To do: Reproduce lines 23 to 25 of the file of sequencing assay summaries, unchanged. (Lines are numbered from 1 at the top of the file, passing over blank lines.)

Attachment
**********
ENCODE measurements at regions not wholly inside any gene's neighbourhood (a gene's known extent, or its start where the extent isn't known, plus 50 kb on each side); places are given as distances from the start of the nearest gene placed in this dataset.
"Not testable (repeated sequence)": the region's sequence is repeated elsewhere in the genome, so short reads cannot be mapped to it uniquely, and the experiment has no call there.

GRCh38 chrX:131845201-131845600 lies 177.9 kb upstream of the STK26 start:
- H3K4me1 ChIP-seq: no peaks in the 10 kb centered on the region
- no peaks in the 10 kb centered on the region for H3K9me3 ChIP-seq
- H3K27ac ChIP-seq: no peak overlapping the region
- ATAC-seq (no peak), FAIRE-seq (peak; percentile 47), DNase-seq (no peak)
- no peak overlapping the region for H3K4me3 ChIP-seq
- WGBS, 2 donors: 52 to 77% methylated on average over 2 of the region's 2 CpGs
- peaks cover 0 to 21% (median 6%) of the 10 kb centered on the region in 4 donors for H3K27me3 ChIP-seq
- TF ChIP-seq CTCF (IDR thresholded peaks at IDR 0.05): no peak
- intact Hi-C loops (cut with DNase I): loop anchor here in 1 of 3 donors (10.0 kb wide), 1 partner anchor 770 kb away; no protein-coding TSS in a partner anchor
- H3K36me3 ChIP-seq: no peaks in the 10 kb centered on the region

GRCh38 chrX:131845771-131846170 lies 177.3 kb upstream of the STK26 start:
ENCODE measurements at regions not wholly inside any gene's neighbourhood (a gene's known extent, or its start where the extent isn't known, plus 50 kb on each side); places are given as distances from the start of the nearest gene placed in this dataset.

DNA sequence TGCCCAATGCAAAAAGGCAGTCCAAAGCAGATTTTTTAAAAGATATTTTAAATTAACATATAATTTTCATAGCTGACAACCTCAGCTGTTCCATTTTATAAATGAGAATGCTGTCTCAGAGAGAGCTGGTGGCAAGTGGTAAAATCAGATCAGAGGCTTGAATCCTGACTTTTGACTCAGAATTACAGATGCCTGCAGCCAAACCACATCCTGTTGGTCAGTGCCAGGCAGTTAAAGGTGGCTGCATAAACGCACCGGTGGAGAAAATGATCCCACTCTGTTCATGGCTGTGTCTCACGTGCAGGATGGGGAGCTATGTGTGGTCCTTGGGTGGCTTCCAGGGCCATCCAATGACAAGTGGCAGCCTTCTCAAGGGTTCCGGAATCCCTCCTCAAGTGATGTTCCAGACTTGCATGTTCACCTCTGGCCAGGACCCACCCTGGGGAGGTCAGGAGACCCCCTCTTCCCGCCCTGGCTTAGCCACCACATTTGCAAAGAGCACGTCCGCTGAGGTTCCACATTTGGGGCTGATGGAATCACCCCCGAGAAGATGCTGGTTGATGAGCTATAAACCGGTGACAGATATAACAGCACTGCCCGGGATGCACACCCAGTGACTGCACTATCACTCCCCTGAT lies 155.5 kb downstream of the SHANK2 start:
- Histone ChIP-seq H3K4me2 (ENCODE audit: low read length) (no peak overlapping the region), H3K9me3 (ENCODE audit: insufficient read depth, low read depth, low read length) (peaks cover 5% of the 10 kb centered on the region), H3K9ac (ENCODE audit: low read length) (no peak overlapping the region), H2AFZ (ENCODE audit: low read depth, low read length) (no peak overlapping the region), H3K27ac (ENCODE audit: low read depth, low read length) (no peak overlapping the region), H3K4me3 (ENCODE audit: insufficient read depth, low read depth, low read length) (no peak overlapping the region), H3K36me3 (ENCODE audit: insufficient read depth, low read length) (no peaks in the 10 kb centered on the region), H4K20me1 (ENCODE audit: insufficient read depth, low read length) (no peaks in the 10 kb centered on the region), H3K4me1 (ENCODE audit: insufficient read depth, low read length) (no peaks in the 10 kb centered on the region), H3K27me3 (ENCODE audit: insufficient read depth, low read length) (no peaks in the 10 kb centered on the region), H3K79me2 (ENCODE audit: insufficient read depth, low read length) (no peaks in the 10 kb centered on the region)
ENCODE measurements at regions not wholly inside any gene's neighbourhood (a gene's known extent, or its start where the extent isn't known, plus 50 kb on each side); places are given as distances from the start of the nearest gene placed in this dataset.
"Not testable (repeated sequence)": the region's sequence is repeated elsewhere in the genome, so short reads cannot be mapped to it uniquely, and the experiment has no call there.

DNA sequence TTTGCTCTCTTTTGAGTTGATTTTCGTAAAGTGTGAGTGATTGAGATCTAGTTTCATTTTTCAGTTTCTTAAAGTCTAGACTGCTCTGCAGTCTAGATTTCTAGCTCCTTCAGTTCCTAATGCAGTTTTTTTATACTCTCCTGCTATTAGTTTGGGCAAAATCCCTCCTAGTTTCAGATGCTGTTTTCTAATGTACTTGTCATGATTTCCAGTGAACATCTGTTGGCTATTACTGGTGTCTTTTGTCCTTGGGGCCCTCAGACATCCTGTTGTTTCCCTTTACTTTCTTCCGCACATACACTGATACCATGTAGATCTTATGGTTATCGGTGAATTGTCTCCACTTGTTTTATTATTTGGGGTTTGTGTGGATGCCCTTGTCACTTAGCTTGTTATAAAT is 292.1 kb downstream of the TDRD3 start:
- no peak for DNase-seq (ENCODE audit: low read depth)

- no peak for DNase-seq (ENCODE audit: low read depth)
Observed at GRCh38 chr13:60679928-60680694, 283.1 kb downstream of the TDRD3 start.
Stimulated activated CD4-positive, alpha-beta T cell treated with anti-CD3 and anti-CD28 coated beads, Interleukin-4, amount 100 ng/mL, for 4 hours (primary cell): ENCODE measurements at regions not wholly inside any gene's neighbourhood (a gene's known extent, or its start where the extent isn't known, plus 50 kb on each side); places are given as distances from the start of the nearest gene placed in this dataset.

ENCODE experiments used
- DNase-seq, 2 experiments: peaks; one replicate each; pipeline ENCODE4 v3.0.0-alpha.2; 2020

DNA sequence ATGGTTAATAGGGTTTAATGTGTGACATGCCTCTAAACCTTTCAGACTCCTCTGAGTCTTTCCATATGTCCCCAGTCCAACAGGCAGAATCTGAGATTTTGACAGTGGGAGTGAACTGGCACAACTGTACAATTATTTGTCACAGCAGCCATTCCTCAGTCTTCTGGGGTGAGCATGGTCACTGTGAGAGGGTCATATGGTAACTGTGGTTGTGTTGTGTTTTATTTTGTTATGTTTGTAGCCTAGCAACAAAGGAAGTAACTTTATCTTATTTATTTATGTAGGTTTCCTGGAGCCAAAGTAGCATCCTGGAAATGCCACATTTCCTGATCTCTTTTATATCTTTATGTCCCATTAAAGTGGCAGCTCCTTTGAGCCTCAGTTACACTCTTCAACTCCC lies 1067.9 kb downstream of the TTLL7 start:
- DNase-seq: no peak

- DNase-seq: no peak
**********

Observed at GRCh38 chr13:60679928-60680694, 283.1 kb downstream of the TDRD3 start.
Stimulated activated CD4-positive, alpha-beta T cell treated with anti-CD3 and anti-CD28 coated beads, Interleukin-4, amount 100 ng/mL, for 4 hours (primary cell): ENCODE measurements at regions not wholly inside any gene's neighbourhood (a gene's known extent, or its start where the extent isn't known, plus 50 kb on each side); places are given as distances from the start of the nearest gene placed in this dataset.

ENCODE experiments used